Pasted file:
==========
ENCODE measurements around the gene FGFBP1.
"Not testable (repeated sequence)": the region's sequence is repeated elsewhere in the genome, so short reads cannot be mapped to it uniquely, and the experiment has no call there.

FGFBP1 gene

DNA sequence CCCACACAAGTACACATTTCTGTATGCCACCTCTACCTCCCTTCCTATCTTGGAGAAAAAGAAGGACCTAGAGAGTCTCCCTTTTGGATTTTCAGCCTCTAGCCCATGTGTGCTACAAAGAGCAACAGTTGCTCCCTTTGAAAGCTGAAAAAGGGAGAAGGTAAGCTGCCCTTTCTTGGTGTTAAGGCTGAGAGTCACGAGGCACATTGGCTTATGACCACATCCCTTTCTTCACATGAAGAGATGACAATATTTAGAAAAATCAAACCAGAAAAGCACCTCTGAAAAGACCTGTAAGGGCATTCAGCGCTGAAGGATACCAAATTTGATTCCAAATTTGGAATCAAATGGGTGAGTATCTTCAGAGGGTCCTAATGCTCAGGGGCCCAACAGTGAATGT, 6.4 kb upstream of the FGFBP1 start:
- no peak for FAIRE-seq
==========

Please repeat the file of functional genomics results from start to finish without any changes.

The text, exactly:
ENCODE measurements around the gene FGFBP1.
"Not testable (repeated sequence)": the region's sequence is repeated elsewhere in the genome, so short reads cannot be mapped to it uniquely, and the experiment has no call there.

FGFBP1 gene

DNA sequence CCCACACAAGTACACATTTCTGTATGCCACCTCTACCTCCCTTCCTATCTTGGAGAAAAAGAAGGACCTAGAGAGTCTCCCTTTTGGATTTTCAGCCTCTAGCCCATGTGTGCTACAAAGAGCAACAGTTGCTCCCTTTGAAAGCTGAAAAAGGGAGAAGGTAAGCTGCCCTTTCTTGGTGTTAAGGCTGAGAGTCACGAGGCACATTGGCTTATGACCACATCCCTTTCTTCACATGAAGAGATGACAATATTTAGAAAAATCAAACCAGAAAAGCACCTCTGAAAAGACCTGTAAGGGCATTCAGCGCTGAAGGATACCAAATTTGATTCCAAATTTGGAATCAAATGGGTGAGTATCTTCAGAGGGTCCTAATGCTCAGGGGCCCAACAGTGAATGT, 6.4 kb upstream of the FGFBP1 start:
- no peak for FAIRE-seq